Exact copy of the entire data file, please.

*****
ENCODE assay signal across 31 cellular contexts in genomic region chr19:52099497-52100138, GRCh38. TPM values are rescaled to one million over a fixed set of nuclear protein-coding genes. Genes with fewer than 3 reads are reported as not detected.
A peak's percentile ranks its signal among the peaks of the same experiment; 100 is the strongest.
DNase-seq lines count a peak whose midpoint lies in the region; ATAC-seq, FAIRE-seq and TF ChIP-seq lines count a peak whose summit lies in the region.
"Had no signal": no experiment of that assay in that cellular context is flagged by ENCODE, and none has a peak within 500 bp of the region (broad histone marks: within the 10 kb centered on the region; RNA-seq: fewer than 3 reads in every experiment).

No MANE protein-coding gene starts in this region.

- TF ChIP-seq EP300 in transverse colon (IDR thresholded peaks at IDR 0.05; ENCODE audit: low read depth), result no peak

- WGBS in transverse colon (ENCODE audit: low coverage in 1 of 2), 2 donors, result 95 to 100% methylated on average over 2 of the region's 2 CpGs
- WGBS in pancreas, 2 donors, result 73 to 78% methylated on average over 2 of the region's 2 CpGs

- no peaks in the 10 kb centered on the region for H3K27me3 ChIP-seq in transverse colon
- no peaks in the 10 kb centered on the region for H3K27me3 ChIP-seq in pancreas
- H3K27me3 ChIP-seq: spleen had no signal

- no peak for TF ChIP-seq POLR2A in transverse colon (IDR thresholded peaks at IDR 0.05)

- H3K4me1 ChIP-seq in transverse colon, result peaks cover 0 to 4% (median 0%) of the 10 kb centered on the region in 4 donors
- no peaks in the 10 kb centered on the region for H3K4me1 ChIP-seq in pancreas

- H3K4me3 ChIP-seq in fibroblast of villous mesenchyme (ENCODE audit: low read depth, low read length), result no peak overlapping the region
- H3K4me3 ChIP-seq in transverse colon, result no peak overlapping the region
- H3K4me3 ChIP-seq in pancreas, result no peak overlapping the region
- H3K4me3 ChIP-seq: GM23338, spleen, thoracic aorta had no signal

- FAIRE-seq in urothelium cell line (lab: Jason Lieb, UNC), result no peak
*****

ENCODE assay signal across 31 cellular contexts in genomic region chr19:52099497-52100138, GRCh38. TPM values are rescaled to one million over a fixed set of nuclear protein-coding genes. Genes with fewer than 3 reads are reported as not detected.
A peak's percentile ranks its signal among the peaks of the same experiment; 100 is the strongest.
DNase-seq lines count a peak whose midpoint lies in the region; ATAC-seq, FAIRE-seq and TF ChIP-seq lines count a peak whose summit lies in the region.
"Had no signal": no experiment of that assay in that cellular context is flagged by ENCODE, and none has a peak within 500 bp of the region (broad histone marks: within the 10 kb centered on the region; RNA-seq: fewer than 3 reads in every experiment).

No MANE protein-coding gene starts in this region.

- TF ChIP-seq EP300 in transverse colon (IDR thresholded peaks at IDR 0.05; ENCODE audit: low read depth), result no peak

- WGBS in transverse colon (ENCODE audit: low coverage in 1 of 2), 2 donors, result 95 to 100% methylated on average over 2 of the region's 2 CpGs
- WGBS in pancreas, 2 donors, result 73 to 78% methylated on average over 2 of the region's 2 CpGs

- no peaks in the 10 kb centered on the region for H3K27me3 ChIP-seq in transverse colon
- no peaks in the 10 kb centered on the region for H3K27me3 ChIP-seq in pancreas
- H3K27me3 ChIP-seq: spleen had no signal

- no peak for TF ChIP-seq POLR2A in transverse colon (IDR thresholded peaks at IDR 0.05)

- H3K4me1 ChIP-seq in transverse colon, result peaks cover 0 to 4% (median 0%) of the 10 kb centered on the region in 4 donors
- no peaks in the 10 kb centered on the region for H3K4me1 ChIP-seq in pancreas

- H3K4me3 ChIP-seq in fibroblast of villous mesenchyme (ENCODE audit: low read depth, low read length), result no peak overlapping the region
- H3K4me3 ChIP-seq in transverse colon, result no peak overlapping the region
- H3K4me3 ChIP-seq in pancreas, result no peak overlapping the region
- H3K4me3 ChIP-seq: GM23338, spleen, thoracic aorta had no signal

- FAIRE-seq in urothelium cell line (lab: Jason Lieb, UNC), result no peak